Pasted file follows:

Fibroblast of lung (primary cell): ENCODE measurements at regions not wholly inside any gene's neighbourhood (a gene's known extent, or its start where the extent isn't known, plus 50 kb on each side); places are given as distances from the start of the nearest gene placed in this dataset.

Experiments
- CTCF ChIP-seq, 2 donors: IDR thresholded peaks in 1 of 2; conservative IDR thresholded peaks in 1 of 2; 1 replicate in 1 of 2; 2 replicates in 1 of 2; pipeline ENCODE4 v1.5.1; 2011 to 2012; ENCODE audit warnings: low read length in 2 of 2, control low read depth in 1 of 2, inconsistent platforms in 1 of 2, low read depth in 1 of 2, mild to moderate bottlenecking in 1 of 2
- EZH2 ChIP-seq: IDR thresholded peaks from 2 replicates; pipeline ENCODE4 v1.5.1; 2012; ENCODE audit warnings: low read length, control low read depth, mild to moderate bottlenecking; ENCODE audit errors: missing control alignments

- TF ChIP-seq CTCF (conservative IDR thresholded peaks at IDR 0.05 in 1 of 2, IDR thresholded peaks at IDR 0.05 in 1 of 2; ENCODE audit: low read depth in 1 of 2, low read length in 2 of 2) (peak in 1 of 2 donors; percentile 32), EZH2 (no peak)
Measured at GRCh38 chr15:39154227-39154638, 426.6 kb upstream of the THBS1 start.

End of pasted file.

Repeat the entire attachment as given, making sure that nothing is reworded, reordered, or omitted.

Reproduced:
Fibroblast of lung (primary cell): ENCODE measurements at regions not wholly inside any gene's neighbourhood (a gene's known extent, or its start where the extent isn't known, plus 50 kb on each side); places are given as distances from the start of the nearest gene placed in this dataset.

Experiments
- CTCF ChIP-seq, 2 donors: IDR thresholded peaks in 1 of 2; conservative IDR thresholded peaks in 1 of 2; 1 replicate in 1 of 2; 2 replicates in 1 of 2; pipeline ENCODE4 v1.5.1; 2011 to 2012; ENCODE audit warnings: low read length in 2 of 2, control low read depth in 1 of 2, inconsistent platforms in 1 of 2, low read depth in 1 of 2, mild to moderate bottlenecking in 1 of 2
- EZH2 ChIP-seq: IDR thresholded peaks from 2 replicates; pipeline ENCODE4 v1.5.1; 2012; ENCODE audit warnings: low read length, control low read depth, mild to moderate bottlenecking; ENCODE audit errors: missing control alignments

- TF ChIP-seq CTCF (conservative IDR thresholded peaks at IDR 0.05 in 1 of 2, IDR thresholded peaks at IDR 0.05 in 1 of 2; ENCODE audit: low read depth in 1 of 2, low read length in 2 of 2) (peak in 1 of 2 donors; percentile 32), EZH2 (no peak)
Measured at GRCh38 chr15:39154227-39154638, 426.6 kb upstream of the THBS1 start.